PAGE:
Paradigm Declarative (markup language)
Developer Mozilla Foundation
Implementation language C++
Platform Gecko
OS Cross-platform
License MPL
Filename extensions .xul
MIME type: application/vnd.mozilla.xul+xml
Website https://developer.mozilla.org/en-US/XUL
Major implementations
Influenced by

XUL ( ZOOL), which stands for XML User Interface Language, is a user interface markup language that is developed by Mozilla. XUL is implemented as an XML dialect; it allows for graphical user interfaces to be written in a similar manner to Web pages.

XUL can be used to write cross-platform applications such as Mozilla Firefox, where it is interpreted by the layout engine, known as Gecko, which renders Firefox's user interface and Web page display.[1]

Firefox 57, released in November 2017, removed all support for its long-standing XUL and XPCOM add-on capability;[2] Mozilla replaced it with WebExtensions.[3]Pale Moon and Basilisk, both forks of Firefox, will continue to support XUL/XPCOM add-ons indefinitely.[4]Waterfox, another fork of Firefox, also intends to support XUL/XPCOM add-ons.[5][6]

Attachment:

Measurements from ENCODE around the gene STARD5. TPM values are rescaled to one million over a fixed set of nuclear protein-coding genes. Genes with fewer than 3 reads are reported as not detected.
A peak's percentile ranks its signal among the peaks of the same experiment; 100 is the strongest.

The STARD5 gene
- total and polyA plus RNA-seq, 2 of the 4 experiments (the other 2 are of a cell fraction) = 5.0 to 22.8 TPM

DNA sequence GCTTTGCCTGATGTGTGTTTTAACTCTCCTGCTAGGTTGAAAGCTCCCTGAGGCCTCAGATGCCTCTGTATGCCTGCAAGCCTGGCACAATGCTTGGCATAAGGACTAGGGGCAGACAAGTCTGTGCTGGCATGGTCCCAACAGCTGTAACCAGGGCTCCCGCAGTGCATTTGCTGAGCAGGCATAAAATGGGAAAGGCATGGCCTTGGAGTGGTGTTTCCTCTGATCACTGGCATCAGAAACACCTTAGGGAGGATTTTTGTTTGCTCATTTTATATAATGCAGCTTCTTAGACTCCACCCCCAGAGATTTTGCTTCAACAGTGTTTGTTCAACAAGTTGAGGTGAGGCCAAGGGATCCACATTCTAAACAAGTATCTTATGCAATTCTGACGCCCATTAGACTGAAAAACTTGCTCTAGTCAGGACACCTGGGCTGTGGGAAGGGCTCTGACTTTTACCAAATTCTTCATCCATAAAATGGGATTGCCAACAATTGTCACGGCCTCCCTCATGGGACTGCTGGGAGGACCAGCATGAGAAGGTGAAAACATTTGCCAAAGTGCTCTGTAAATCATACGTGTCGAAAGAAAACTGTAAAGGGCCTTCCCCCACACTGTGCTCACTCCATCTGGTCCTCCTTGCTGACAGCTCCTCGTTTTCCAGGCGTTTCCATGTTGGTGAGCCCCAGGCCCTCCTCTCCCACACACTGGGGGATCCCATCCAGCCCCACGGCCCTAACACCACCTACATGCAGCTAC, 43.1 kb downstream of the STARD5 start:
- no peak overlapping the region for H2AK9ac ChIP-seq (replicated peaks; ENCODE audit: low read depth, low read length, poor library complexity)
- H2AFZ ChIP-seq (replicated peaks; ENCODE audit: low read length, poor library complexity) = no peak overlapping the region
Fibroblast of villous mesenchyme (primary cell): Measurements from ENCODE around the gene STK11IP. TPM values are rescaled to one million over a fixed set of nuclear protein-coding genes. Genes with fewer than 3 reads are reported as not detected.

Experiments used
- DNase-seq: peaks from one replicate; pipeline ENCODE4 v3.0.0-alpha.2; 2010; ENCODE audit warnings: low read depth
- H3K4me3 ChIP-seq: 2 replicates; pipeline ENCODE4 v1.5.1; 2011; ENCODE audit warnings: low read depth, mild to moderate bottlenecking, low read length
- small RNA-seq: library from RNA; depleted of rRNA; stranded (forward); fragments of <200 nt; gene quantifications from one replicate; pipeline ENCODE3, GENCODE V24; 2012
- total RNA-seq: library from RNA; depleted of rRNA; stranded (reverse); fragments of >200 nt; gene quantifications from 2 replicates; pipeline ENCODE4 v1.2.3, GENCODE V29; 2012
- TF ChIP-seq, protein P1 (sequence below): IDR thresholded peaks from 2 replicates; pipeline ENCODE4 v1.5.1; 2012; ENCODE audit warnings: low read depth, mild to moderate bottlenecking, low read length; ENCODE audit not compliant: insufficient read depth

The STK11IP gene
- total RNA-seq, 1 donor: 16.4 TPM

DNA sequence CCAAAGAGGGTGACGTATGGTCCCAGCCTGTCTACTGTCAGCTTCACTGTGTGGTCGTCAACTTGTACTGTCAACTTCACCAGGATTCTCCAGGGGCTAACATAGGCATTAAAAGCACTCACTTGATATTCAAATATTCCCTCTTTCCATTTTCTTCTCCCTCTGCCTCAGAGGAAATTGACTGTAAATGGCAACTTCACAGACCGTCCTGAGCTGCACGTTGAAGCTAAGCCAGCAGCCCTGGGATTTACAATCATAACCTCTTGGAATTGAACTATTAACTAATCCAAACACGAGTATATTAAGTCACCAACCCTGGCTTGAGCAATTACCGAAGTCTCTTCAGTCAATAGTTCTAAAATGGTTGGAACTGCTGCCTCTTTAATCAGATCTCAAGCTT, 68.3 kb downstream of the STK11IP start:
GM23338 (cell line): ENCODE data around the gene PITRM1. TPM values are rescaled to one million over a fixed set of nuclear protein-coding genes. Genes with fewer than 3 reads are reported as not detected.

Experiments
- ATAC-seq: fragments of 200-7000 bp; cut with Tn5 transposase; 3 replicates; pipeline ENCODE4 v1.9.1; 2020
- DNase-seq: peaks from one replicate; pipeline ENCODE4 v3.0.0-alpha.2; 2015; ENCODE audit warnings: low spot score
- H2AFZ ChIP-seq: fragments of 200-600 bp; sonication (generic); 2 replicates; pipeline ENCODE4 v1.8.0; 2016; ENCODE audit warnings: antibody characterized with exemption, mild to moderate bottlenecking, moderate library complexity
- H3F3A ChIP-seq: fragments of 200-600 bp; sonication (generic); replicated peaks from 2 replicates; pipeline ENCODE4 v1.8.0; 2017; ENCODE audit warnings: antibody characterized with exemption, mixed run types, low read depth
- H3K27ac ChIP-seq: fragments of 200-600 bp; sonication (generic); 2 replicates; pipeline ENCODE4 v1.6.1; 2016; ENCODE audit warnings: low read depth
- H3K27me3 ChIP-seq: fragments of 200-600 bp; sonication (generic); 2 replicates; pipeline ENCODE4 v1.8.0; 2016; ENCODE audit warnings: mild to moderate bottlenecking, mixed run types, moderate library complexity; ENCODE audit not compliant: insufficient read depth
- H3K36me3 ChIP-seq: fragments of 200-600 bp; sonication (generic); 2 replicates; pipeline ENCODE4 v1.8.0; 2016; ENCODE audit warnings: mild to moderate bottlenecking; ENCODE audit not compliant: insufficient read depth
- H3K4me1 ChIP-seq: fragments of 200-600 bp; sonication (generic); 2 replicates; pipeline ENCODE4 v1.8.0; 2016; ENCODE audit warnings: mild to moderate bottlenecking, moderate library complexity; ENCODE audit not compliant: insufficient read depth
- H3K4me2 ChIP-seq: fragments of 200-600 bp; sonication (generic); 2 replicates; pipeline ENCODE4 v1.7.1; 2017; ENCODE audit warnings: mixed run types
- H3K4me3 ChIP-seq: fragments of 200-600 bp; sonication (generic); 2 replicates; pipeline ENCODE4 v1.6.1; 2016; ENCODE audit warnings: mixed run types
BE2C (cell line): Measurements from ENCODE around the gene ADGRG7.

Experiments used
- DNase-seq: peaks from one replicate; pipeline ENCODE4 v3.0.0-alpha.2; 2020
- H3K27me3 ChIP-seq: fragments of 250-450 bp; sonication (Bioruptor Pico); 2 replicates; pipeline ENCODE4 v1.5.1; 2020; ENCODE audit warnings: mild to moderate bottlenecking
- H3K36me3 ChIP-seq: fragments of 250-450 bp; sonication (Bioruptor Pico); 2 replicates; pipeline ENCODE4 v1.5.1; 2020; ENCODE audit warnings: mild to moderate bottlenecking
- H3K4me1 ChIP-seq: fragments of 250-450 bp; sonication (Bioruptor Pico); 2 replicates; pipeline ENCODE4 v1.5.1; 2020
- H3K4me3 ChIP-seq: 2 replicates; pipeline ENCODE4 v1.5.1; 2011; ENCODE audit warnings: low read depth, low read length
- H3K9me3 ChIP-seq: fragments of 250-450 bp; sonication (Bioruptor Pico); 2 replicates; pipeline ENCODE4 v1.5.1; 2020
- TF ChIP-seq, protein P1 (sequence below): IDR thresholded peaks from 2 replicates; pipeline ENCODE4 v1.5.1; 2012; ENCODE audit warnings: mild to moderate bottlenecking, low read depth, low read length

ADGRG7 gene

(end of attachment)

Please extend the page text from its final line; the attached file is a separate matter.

XUL relies on multiple existing Web standards and Web technologies, including CSS, JavaScript, and DOM. Such reliance makes XUL relatively easy to learn for people with a background in Web programming and design.

XUL has no formal specification and does not inter-operate with non-Gecko implementations. However, it uses an open-source implementation of Gecko which Mozilla tri-licensed under the GNU GPL, GNU LGPL, and MPL[7] until Gecko changed[] to GPL-compatible, MPL 2.0.

Mozilla provides experimental XULRunner builds to let developers build their applications on top of the Mozilla application framework and of XUL in particular.

XUL provides a portable definition for common widgets, allowing them to move easily to any platform on which Mozilla applications run.[8]

XUL documents

Programmers typically define a XUL interface as three discrete sets of components:

  1. content: the XUL document(s), whose elements define the layout of the user interface
  2. skin: the CSS and image files, which define the appearance of an application
  3. locale: the files containing user-visible strings for easy software localization

XUL elements

XUL defines a wide range of elements, which roughly belong to the following types:

Top-level elements
window, page, dialog, wizard, etc.
label, button, text box, list box, combo box, radio button, check box, tree, menu, toolbar, group box, tab box, colorpicker, spacer, splitter, etc.
Box model
box, grid, stack, deck, etc.
Events and scripts
script, command, key, broadcaster, observer, etc.